I didn’t know what to expect when I picked up Stand Tall Molly Lou Lemon. But I’m glad I did.
From the first page, it gripped my kids because it paints the picture of a little girl who stands out. Not because she’s popular but because she is the ‘shortest girl in first grade’. But that doesn’t stop her.
She has buck teeth, she’s short, has a voice like a bullfrog and she has wild curly hair. But she doesn’t care. She holds her head high and uses her limitations to stand tall no matter what.
But one day, she has to leave her friends and her supportive grandma… and start a new school.
She got called “Shrimpo” by the school bully and “Buck-tooth Beaver” but she doesn’t let that get her down.
An absolutely adorable book for children nervous about going to back to school, changing schools or facing bullies.
Molly Lou Lemon shows us that bullies will never win. That if you hold your head high, people will see the light within you. What a character and a lovely story. Perfect for ages 3-8 years.
One of the most enjoyable books I’ve read in a long time, Kechi’s Hair Goes Every Which Way is the perfect book to introduce your child to loving their curly, thick, and wonderful hair.
But even better, I got to meet the author, Tola Okugwu who shared her story and what inspired her to start writing about afro hair.
Known even more for her blog about natural hair, when Tola had her first daughter, she noticed (like many of us) the lack of books to inspire her daughter to love her curls.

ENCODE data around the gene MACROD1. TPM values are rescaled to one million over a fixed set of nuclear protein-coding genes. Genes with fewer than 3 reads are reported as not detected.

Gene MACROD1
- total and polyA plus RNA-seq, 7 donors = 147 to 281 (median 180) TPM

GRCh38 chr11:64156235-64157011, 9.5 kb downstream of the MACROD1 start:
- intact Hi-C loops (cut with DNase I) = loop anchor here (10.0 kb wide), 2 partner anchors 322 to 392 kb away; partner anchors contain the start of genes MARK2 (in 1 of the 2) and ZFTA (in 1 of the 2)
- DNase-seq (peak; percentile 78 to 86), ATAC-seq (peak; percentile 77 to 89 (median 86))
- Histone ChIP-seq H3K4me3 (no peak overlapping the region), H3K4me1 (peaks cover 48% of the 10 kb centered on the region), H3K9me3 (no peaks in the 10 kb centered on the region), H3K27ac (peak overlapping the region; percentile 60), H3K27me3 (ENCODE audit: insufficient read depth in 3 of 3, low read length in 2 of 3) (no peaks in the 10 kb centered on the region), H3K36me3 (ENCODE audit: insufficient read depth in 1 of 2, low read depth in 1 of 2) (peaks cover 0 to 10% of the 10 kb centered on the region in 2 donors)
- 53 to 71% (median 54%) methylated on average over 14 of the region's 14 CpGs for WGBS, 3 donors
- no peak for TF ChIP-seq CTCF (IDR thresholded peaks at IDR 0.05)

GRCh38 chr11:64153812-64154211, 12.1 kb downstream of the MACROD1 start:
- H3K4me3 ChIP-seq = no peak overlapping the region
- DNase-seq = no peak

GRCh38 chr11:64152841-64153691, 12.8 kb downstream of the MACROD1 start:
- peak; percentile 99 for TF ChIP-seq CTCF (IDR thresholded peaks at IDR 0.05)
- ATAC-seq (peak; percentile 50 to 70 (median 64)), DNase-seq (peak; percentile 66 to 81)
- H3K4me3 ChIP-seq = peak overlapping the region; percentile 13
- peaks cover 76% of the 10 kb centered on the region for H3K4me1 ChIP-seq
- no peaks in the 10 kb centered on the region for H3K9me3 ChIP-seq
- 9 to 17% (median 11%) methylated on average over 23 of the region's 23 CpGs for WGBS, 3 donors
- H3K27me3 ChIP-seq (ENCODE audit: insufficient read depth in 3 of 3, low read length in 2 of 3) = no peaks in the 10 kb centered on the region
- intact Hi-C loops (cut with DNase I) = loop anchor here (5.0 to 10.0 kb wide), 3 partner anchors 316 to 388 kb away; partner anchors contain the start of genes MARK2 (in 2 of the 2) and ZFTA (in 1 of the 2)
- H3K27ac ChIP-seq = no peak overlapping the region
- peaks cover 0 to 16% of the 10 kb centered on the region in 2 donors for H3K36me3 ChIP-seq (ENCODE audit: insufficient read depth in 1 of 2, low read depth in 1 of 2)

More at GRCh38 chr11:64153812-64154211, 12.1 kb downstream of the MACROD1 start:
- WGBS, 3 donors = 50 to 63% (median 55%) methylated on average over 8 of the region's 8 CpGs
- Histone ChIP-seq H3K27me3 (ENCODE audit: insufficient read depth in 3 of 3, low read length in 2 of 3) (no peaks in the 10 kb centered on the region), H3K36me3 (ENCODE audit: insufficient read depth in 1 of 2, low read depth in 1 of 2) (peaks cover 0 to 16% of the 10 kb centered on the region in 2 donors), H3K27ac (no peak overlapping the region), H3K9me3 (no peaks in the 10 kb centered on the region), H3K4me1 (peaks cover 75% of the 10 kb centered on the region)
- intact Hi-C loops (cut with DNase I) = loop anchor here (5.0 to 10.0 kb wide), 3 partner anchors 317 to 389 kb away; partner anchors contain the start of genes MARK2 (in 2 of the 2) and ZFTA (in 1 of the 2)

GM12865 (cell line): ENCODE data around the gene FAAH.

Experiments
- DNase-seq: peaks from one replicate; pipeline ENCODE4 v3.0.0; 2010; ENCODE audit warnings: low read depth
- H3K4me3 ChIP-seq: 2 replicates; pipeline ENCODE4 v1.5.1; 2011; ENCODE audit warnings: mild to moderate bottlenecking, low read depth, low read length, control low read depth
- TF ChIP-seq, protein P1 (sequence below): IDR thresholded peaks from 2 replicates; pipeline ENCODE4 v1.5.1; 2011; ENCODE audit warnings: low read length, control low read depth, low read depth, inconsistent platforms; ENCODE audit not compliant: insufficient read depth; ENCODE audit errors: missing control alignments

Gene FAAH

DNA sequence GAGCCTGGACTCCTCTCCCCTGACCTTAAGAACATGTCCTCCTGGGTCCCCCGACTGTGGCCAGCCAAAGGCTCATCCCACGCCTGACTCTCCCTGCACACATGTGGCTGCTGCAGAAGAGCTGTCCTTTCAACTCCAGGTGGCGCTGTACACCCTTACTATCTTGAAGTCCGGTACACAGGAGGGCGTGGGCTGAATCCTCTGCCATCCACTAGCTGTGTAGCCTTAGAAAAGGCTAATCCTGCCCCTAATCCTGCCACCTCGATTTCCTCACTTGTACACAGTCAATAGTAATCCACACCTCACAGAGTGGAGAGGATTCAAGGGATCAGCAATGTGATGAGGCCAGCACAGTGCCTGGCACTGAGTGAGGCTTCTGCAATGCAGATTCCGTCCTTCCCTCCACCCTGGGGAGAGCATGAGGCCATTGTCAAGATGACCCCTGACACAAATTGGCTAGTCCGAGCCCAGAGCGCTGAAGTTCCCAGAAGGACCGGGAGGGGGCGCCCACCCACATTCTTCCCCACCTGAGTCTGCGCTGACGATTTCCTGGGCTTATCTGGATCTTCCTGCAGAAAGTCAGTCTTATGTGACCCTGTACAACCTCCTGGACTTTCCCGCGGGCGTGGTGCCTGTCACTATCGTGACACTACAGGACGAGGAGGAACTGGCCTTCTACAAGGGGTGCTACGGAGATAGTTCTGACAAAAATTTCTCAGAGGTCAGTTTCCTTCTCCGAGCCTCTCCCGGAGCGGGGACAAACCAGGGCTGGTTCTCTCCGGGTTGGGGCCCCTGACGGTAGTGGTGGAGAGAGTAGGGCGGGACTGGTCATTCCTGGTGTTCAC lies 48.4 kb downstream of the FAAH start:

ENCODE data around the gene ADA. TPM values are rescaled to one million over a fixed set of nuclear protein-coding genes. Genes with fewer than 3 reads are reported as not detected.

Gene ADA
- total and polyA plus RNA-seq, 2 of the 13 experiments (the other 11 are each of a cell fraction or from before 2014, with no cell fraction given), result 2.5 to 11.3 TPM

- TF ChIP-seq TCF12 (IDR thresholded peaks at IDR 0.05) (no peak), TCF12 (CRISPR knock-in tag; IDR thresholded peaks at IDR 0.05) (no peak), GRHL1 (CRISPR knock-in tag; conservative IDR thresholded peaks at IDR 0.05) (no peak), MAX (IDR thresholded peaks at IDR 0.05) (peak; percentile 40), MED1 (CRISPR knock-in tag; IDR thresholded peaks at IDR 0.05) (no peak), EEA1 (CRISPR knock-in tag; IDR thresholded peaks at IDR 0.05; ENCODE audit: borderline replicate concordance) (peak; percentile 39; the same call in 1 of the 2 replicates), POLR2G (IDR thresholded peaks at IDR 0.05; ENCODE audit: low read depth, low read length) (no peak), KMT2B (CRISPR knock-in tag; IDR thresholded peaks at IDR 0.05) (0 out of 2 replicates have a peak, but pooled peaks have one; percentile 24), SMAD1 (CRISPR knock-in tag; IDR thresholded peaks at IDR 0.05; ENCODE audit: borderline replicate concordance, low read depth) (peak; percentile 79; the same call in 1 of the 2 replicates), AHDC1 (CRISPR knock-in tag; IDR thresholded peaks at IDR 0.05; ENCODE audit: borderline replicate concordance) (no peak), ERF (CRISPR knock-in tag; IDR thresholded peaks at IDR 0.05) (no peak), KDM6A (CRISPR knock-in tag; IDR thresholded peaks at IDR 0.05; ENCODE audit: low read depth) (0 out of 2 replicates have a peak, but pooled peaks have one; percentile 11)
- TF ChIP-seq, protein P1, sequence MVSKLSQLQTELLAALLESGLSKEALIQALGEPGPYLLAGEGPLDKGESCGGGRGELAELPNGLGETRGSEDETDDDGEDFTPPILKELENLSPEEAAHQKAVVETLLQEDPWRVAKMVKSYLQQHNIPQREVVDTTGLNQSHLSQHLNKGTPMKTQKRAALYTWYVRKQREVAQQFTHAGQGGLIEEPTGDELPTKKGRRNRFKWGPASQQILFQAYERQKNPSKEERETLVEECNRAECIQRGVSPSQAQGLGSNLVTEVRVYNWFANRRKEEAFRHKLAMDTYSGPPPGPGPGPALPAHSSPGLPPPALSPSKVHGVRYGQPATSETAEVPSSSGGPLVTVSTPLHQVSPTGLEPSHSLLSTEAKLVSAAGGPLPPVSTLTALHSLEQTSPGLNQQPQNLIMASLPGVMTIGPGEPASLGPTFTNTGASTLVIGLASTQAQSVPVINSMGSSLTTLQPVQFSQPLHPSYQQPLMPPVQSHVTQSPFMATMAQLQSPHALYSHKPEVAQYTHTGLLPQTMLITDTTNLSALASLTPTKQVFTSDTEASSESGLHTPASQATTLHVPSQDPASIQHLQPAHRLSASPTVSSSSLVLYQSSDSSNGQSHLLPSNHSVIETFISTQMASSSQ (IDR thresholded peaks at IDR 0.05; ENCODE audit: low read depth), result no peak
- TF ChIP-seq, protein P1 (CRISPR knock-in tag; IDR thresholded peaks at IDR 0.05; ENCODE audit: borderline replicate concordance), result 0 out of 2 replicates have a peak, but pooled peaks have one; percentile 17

A book lover and journalist by nature, Tola decided she would write about it. But she didn’t just want to write any book. Every morning she went to work and her partner/ husband was the one doing her daughter’s hair. In her household this was normal. But where were the books that showed the beautiful relationship Dads and daughters can have doing hair??
Soon after, Tola wrote her first book Daddy Do My Hair and after trying unsuccessfully to find a publisher, she soon started her own publishing house and self published Daddy Do My Hair, along with Hope’s Braids and now, Kechi’s Hair Goes Every Which Way.
I have to say though her latest is my favourite. It’s a fun book that still explores the relationship between Daddy and daughter poking fun at the way afro hair can’t be ‘contained. Curly hair’s ability to go “this way, that way and every which way” is a celebratory repetitive rhyme throughout that makes every child want to turn the page eager to see what happens next.
You can see from the videos below, Tola Okugwu is inspired by her daughters and truly believes in what she is doing. Her chat with the children in the audience encouraged them all to examine their own hair and see which way their hair curls, and if it does, does it go every which way?
Illustrated with lovely pictures throughout, Kechi’s Hair is one to look out for. And I’ve even got a few signed copies to give away to a few lucky readers! I will give details this week about how you can enter to get your free copies!
I grew up in mostly-white Edmonton, Alberta, Canada right smack in the middle of the Iran-Iraq war. Awareness of difference was low and I remember fantasizing about having a name just like everyone else.